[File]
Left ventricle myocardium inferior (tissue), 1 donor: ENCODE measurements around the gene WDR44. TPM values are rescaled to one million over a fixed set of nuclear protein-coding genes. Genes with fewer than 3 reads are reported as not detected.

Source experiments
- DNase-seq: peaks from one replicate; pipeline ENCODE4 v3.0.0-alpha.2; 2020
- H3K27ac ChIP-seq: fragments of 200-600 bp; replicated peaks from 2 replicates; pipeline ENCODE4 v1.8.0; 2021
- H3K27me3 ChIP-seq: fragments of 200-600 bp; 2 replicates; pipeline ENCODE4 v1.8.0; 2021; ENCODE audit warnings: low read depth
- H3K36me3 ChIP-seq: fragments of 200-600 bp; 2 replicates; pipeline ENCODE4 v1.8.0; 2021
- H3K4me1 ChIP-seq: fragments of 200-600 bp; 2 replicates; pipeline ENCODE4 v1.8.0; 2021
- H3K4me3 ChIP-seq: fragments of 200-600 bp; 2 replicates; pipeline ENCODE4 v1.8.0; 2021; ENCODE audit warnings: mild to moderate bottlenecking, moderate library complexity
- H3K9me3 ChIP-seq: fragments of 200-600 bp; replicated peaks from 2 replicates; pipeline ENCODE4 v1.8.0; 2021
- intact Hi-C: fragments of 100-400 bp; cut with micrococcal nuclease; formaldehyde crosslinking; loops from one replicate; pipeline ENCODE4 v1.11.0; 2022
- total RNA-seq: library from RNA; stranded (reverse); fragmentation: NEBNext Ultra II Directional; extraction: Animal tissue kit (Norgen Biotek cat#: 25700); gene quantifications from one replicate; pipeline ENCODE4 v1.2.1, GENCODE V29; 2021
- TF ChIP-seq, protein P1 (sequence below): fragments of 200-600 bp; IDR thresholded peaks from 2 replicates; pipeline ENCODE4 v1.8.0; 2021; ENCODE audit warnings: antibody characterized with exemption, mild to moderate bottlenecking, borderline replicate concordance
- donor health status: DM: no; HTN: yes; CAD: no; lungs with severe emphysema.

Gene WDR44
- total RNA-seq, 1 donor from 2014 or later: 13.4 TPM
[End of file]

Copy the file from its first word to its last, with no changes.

Left ventricle myocardium inferior (tissue), 1 donor: ENCODE measurements around the gene WDR44. TPM values are rescaled to one million over a fixed set of nuclear protein-coding genes. Genes with fewer than 3 reads are reported as not detected.

Source experiments
- DNase-seq: peaks from one replicate; pipeline ENCODE4 v3.0.0-alpha.2; 2020
- H3K27ac ChIP-seq: fragments of 200-600 bp; replicated peaks from 2 replicates; pipeline ENCODE4 v1.8.0; 2021
- H3K27me3 ChIP-seq: fragments of 200-600 bp; 2 replicates; pipeline ENCODE4 v1.8.0; 2021; ENCODE audit warnings: low read depth
- H3K36me3 ChIP-seq: fragments of 200-600 bp; 2 replicates; pipeline ENCODE4 v1.8.0; 2021
- H3K4me1 ChIP-seq: fragments of 200-600 bp; 2 replicates; pipeline ENCODE4 v1.8.0; 2021
- H3K4me3 ChIP-seq: fragments of 200-600 bp; 2 replicates; pipeline ENCODE4 v1.8.0; 2021; ENCODE audit warnings: mild to moderate bottlenecking, moderate library complexity
- H3K9me3 ChIP-seq: fragments of 200-600 bp; replicated peaks from 2 replicates; pipeline ENCODE4 v1.8.0; 2021
- intact Hi-C: fragments of 100-400 bp; cut with micrococcal nuclease; formaldehyde crosslinking; loops from one replicate; pipeline ENCODE4 v1.11.0; 2022
- total RNA-seq: library from RNA; stranded (reverse); fragmentation: NEBNext Ultra II Directional; extraction: Animal tissue kit (Norgen Biotek cat#: 25700); gene quantifications from one replicate; pipeline ENCODE4 v1.2.1, GENCODE V29; 2021
- TF ChIP-seq, protein P1 (sequence below): fragments of 200-600 bp; IDR thresholded peaks from 2 replicates; pipeline ENCODE4 v1.8.0; 2021; ENCODE audit warnings: antibody characterized with exemption, mild to moderate bottlenecking, borderline replicate concordance
- donor health status: DM: no; HTN: yes; CAD: no; lungs with severe emphysema.

Gene WDR44
- total RNA-seq, 1 donor from 2014 or later: 13.4 TPM